By Ian S. Port
By Tony Ware
By Emma Silvers
By Gary Moskowitz
By Alee Karim
By Ian S. Port
By Ian S. Port
By Derek Opperman
All she wanted was to hear "Mustang Sally," and Jim Campilongo wasn't having any of it.
The guitarist was playing one of what's been many nights at the Paradise Lounge over the years. And while he's best known for the exuberant country-jazz instrumentals he plays with his band the 10 Gallon Cats, this particular evening a couple of years ago was different. Campilongo was playing songs from his 1998 album Table for One, a dark, introspective, and lovingly crafted collection of romantic ballads. Still, the woman in the audience wouldn't shut up about "Mustang Sally."
Campilongo stopped the show. "Y'know, I know what you want to hear," he told her. "You want to hear 'Mustang Sally.'"
"And you want to hear 'La Bamba.'"
"And you want to hear 'Rock Around the Clock.'"
"Well," he said, staring her down, "I know that because you're so obviously transparent. You may not realize this, but I know what you want to hear. And there is absolutely no way we're going to play any of those songs."
Eventually, the woman and her companions got up and left. If Campilongo remembers correctly, she was crying.
Campilongo doesn't run into incidents like that very often, nor does he get heckled much -- he's too good for that. Somewhere between modern blues of the late Danny Gatton, the out-there jazz of John McLaughlin, and the western swing jangle and twang of Jimmy Bryant, Campilongo's guitar work is precise and studied, but always stoked with something intangible and deeper. He doesn't do the clichéd Passionate Blues Guitarist Wince when he bends the high E string on the 14th fret; he plays like a composer. Still, instrumental guitarists like Campilongo tend to get treated like walking jukeboxes -- or worse, hotshot gunslingers whose immense fretboard skill can't mask an utter lack of ability to evoke a genuine feeling.
While he takes no great pride in relating a story about driving an unwitting concert patron to tears, Campilongo believes in his own talents as a musician, bandleader, and songwriter -- and he doesn't feel he has to answer to anyone. "People come up to me and say, 'Hey, have ya ever thought about gettin' a singer?'" he says. "It's so childlike, as if they think I don't understand what I'm doing. What I'm doing is exactly what I shouldbe doing."
Campilongo's Brisbane home is a simple and efficient one: Old family photos grace the walls next to his kitchen, and vintage country records hang in the living room amid rows of LPs and videotapes. His music room, where he spends his time composing, practicing, and tutoring, is about the size of a walk-in closet, littered with handwritten charts and other musical detritus. There are plaques for his Bammies nominations, and the one actual trophy he's won (in 1998 for Outstanding Americana/Roots Artist), a phallic representation of a vintage microphone, is doing double duty as a paperweight; he respects the awards, but says of the trophy, "I always thought about putting a condom on it." A few guitars hang on the walls, including one custom-made for him by former student and country crooner Johnny Dilks, but the only one he's played regularly for 12 years is a 1959 Fender Telecaster. There are signs that the battered thing is on its last legs -- he's beyond wearing down the fret on some parts of the neck, and the strings now start to dig into the raw wood when he plays. Asked if he's considered having it refretted, he gets a look on his face like he's just been handed a kitten and told to drown it. "That would be like cheating on a woman," he says, a little incredulously.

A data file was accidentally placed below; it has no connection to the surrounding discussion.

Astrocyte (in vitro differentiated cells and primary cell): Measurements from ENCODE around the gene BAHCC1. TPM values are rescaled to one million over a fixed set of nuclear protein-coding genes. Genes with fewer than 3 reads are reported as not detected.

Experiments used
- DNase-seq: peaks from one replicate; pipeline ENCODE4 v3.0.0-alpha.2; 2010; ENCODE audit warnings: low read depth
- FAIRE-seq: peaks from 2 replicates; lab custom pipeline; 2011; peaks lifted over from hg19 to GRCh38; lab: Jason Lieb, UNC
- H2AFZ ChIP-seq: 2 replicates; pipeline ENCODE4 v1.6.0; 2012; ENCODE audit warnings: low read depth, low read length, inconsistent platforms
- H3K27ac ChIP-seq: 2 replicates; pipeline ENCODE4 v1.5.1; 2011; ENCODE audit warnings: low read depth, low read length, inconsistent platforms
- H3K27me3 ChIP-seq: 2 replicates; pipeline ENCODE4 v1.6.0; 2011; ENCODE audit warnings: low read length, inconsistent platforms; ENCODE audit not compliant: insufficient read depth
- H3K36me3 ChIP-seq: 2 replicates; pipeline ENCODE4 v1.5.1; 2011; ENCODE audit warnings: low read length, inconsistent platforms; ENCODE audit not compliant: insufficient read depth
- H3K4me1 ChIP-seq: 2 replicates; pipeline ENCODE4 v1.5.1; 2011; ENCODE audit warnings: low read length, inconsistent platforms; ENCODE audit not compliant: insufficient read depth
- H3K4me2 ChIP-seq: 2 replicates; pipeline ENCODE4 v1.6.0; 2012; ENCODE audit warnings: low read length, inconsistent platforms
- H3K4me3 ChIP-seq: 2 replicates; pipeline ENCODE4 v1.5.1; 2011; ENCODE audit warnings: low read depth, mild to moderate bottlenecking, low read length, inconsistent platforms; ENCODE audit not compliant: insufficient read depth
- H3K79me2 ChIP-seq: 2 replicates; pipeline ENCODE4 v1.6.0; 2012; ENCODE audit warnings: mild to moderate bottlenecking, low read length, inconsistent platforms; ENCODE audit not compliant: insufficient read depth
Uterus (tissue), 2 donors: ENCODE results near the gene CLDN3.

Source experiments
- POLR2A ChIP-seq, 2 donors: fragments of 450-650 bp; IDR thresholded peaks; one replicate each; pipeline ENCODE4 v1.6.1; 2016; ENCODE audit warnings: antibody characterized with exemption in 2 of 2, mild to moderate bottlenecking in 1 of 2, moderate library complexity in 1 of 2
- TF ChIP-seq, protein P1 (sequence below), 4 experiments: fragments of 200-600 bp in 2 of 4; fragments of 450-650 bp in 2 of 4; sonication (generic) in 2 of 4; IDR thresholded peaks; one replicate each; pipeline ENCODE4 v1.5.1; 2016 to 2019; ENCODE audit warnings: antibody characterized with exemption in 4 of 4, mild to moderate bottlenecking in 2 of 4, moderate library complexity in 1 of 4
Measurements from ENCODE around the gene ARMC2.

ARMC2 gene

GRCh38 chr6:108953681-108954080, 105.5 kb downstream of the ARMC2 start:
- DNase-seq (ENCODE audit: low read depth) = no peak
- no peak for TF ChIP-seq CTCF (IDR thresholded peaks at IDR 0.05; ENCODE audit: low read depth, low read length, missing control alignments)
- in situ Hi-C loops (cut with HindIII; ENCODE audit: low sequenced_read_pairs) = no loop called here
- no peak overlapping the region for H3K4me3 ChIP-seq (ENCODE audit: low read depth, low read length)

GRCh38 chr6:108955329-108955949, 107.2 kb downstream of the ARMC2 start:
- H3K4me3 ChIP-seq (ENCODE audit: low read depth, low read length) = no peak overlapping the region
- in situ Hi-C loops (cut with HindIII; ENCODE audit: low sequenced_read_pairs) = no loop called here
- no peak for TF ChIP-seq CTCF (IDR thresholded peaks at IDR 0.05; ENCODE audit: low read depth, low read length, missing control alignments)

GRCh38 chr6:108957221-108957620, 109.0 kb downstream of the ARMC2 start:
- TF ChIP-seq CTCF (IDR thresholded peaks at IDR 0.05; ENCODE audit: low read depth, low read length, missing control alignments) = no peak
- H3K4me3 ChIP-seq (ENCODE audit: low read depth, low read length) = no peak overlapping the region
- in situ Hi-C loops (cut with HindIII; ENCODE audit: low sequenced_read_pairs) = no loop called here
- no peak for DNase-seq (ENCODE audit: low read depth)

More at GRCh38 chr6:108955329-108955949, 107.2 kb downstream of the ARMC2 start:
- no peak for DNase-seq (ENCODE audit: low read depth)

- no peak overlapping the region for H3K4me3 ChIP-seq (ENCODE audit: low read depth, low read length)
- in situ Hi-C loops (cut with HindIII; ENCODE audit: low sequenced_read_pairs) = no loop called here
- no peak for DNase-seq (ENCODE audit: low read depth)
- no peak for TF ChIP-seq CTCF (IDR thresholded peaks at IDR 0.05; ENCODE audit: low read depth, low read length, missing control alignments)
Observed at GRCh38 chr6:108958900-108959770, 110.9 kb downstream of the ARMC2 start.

Growing up in South San Francisco, Campilongo was almost scared to play his first guitar, a cheap thing the kid down the block got by cashing in Green Stamps. "I was keeping it under my bed and not playing it until I had my first lesson," he says. Instead, he listened to records constantly and developed a particular affinity for albums that had only one or two songs per side, a purchasing method that gets you mediocrities like Rare Earth in Concert, but also John Coltrane's Live in Japan.
Campilongo's teenage suburban kegger nights were filled with Montrose and Bad Company, but his days were filled with Django Reinhardt and Merle Haggard records on loan from his high school ceramics teacher. He took lessons from a woman named Bunnie Gregiore, who still lives not far from him. And he'd hang out with high school pal Ken Owen, who'd play drums while Campilongo worked on his playing. "It was him just learning the guitar, smoking an incredible amount of pot, listening to Cream, and just going crazy for hours," Owen recalls.
Campilongo, now 42, started playing in bands when he was 17, mostly funk groups and other good-time party bands. "I think I was drunk for about 12 years," he says. "I played in bands and I was a musician, I guess. I thought I was." About 10 years ago he gave up drinking, and while he respects the musicians he worked with, he divorced himself from them. Which meant Campilongo was forced to do two things: figure out what his voice was, and find a band that could accommodate it. In early 1995, he just dove in, booking four Thursdays at the Paradise without a band. At that time, Owen was playing drums in a country band, Mental Revenge, with bassist Chris Kee and pedal steel guitarist Joe Goldmark. When Mental Revenge's singer, Gary Claxton, decided to move to Nashville to pursue a songwriting career, the band became free.